Covid data updates on the Government’s online dashboard are becoming increasingly unreliable, experts have warned, as it emerged up to 70 per cent of coronavirus patients in hospital were primarily being treated for other problems.
Some also believe daily coronavirus statistics should be phased out in the coming months, amid fears people are becoming "addicted" to the figures.
Latest statistics from NHS England showed that in the East Midlands, just 533 (29 per cent) of the 1,817 people included in coronavirus hospital data were being treated primarily for the virus.
For England as a whole, nearly half (47.9 per cent) of Covid patients were admitted to hospital for other conditions, but also tested positive.
This week, it also emerged that the number of daily reported deaths is starting to diverge significantly from registered Covid deaths recorded by the Office for National Statistics. Sajid Javid has now admitted the dashboard figures are too high.
Deaths are reported as Covid on the dashboard if they occur within 28 days of a positive test. But so many people are now being diagnosed with omicron that a large proportion of natural deaths are now also ending up in the figures.
Francois Balloux, professor of computational systems biology at University College London, said: “Until recently, monitoring deaths within 28 days of testing positive was a good proxy - it mirrored the real world.
“Now that is obviously not the case. At the moment, the numbers look horrible and worse than they should.
“The upside is they will soon look fantastic. I think we’re in a better situation than we have ever been since March 2020, and especially in the UK, I am pretty optimistic that we can soon call a day and then we’re finished.”
For the week ending January 7, the Government reported 1,282 deaths. However, the Office for National Statistics registered only 992, of which just 712 had Covid as the primary cause of death.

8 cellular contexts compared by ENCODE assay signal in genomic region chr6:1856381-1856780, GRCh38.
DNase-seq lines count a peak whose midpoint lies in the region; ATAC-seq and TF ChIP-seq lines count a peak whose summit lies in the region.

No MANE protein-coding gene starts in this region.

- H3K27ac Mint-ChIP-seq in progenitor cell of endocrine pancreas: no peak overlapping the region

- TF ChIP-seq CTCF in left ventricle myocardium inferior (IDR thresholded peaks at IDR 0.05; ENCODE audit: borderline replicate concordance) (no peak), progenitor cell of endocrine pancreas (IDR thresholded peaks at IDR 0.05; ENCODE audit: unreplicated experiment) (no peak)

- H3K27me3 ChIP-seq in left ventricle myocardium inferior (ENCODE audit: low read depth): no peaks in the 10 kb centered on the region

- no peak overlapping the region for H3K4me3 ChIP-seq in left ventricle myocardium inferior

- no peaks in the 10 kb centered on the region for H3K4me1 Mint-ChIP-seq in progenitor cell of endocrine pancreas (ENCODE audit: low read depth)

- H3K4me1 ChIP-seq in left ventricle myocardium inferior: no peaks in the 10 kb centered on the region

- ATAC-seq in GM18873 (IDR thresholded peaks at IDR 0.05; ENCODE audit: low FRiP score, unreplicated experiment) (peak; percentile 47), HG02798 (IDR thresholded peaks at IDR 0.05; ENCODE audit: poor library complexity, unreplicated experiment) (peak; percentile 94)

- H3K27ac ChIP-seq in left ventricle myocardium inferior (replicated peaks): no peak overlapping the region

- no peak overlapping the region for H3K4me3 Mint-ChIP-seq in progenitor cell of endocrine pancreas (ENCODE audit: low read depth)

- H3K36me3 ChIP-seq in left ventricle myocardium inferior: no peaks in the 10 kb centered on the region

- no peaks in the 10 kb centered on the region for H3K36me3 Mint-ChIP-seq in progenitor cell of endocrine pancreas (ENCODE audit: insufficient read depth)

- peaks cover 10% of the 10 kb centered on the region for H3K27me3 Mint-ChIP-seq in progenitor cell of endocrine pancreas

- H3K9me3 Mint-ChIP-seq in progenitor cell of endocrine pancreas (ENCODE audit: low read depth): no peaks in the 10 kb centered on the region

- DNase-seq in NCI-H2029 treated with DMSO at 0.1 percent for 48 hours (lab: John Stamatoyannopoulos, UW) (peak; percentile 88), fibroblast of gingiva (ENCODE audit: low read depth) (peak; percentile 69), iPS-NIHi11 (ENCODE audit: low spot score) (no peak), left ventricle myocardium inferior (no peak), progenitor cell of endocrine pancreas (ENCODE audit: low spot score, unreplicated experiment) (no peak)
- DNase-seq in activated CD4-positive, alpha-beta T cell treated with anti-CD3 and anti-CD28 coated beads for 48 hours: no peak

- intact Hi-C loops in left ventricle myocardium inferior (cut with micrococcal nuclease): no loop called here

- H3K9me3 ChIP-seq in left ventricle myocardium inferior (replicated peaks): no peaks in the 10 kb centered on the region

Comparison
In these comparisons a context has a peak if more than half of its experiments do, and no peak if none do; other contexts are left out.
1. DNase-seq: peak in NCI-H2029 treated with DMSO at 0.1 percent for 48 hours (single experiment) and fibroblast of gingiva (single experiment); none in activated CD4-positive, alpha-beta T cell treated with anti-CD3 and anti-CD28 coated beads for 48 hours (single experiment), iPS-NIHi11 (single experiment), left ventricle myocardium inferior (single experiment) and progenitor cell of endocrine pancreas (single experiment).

Usually, Office of National Statistics data is higher because it also includes care home deaths. Now the trend has changed, with dashboard figures much higher than those published by the ONS.
Jonathan Ball, professor of molecular virology at the University of Nottingham, said: “It's always been the case that the data was unable to discriminate between people in hospital, or people who died, because of Covid-19 rather than with Covid-19.
“It will be important to understand the future impacts of Covid-19 and the only way you can do that is to record numbers, just the same way we do with other important infections. But the assumptions and potential errors inherent in those figures do need to be acknowledged more.”
Experts are also growing concerned that Britain is becoming “addicted” to the figures. They believe they should be phased out in the coming months.
Prof Balloux added: “Part of the transition out of the pandemic is stopping people feeling so obsessed by case numbers and hospitalisations, because it’s not entirely healthy. We’re all a bit addicted to it.
“I’m not in favour of scrapping the dashboard right now because cases are pretty high and it might spark panic, with people feeling the numbers are being hidden from them.
“But maybe soon we could start doing it every other day, then weekly. To some extent, the ideal situation is that people lose interest.”
Covid data dashboard 'remains a valuable source'
Documents released on Thursday also show that the Scientific Advisory Group for Emergencies (Sage) is concerned that the data is becoming difficult to interpret in real-time, because of the high community prevalence of omicron and changes in behaviour and testing.
“There is uncertainty about current trends in the number of new infections, particularly as a result of changes to testing policy and behaviours,” the Sage minutes stated.
“An increasing proportion of these reported admissions are positive tests amongst people admitted primarily for reasons other than Covid-19, reflecting the very high community prevalence.”
Other scientists said it was important to keep publishing the daily Covid figures to help keep track of the epidemic. However, they said more should be done to highlight the problems with the data.
Nigel Marriott, an independent statistician, said: “The dashboard is an excellent tool so I think we should still use it, but people do need to understand what the data says and what it doesn’t say.”
Paul Hunter, professor in medicine at the University of East Anglia, added: “It does look like we are starting to see people dying with Covid but not because of Covid in the data, though the majority 75 per cent of deaths are still because of Covid.
“This is not a reason for stopping publication of the daily data on the DHSC dashboard, which remains a valuable source for tracking the current epidemic in the UK.”